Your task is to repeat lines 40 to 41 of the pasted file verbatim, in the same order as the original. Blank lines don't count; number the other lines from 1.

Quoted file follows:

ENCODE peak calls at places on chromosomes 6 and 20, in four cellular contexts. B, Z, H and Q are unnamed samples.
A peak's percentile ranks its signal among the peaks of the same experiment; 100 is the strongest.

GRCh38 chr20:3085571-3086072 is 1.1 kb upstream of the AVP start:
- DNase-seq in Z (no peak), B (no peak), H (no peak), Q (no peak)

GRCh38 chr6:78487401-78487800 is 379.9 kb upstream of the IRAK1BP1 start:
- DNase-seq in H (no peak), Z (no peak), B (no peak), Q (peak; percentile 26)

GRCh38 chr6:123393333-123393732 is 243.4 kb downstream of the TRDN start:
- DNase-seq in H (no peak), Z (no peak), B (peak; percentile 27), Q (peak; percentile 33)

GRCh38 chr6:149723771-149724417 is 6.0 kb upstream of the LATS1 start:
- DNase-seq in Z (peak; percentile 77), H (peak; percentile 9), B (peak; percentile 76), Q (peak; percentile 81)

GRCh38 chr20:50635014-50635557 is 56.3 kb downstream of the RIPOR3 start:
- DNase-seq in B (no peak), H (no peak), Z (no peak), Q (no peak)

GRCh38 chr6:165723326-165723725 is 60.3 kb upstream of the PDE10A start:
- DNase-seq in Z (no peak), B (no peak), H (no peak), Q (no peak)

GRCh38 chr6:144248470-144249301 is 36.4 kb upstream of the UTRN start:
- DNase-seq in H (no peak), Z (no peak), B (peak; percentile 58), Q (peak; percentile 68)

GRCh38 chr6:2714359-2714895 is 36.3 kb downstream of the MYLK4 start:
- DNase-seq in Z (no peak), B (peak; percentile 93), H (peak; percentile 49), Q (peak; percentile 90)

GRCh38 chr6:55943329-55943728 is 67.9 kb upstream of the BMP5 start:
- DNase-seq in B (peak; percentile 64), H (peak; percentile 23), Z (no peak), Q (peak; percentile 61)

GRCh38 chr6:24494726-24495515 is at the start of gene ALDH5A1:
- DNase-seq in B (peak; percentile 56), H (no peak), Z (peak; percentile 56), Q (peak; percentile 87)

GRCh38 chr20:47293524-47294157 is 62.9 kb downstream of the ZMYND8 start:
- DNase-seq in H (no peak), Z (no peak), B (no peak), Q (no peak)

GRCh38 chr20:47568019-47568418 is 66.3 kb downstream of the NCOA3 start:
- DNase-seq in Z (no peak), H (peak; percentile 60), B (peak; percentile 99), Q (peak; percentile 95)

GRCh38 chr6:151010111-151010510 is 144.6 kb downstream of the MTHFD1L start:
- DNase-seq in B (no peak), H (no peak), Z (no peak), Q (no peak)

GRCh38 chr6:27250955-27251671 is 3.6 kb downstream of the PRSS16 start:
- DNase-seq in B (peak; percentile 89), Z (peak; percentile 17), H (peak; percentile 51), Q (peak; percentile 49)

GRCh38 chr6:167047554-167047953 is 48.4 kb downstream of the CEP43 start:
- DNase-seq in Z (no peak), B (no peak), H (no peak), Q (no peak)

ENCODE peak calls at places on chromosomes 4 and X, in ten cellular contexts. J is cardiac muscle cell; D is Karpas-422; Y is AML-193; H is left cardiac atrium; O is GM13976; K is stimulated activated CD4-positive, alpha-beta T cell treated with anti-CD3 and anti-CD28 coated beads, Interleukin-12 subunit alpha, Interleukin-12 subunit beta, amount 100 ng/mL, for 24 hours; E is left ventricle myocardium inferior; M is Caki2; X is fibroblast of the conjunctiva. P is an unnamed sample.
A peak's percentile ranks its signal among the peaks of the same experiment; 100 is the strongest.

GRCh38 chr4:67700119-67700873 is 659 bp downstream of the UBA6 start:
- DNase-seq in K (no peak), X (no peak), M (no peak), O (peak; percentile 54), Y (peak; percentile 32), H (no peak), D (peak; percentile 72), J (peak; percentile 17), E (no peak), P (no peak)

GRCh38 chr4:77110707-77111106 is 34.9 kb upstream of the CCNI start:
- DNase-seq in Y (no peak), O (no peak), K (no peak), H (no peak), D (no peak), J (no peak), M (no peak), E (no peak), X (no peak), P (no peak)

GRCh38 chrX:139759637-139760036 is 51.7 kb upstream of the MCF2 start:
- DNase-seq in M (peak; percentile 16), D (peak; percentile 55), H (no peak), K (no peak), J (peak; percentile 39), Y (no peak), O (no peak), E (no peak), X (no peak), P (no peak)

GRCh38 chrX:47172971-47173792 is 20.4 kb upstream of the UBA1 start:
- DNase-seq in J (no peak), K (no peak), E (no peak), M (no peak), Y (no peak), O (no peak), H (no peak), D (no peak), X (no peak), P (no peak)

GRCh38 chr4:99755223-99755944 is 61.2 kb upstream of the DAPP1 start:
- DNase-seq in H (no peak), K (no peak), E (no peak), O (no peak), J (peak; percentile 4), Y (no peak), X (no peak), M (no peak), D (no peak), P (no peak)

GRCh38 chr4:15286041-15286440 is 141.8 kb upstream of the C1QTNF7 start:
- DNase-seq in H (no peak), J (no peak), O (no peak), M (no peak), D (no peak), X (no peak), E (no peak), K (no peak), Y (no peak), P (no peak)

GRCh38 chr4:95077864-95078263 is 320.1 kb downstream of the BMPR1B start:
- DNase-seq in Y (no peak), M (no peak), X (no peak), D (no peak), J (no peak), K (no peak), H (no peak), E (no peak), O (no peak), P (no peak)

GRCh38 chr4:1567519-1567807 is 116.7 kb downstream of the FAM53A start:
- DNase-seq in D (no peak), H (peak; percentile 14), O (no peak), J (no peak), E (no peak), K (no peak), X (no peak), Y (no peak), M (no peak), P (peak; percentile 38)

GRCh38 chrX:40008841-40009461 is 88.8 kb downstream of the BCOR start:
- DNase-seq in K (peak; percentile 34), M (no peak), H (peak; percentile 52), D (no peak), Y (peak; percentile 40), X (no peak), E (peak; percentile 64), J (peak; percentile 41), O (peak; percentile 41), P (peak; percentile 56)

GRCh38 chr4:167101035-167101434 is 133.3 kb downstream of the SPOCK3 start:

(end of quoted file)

- DNase-seq in M (peak; percentile 16), D (peak; percentile 55), H (no peak), K (no peak), J (peak; percentile 39), Y (no peak), O (no peak), E (no peak), X (no peak), P (no peak)

GRCh38 chrX:47172971-47173792 is 20.4 kb upstream of the UBA1 start: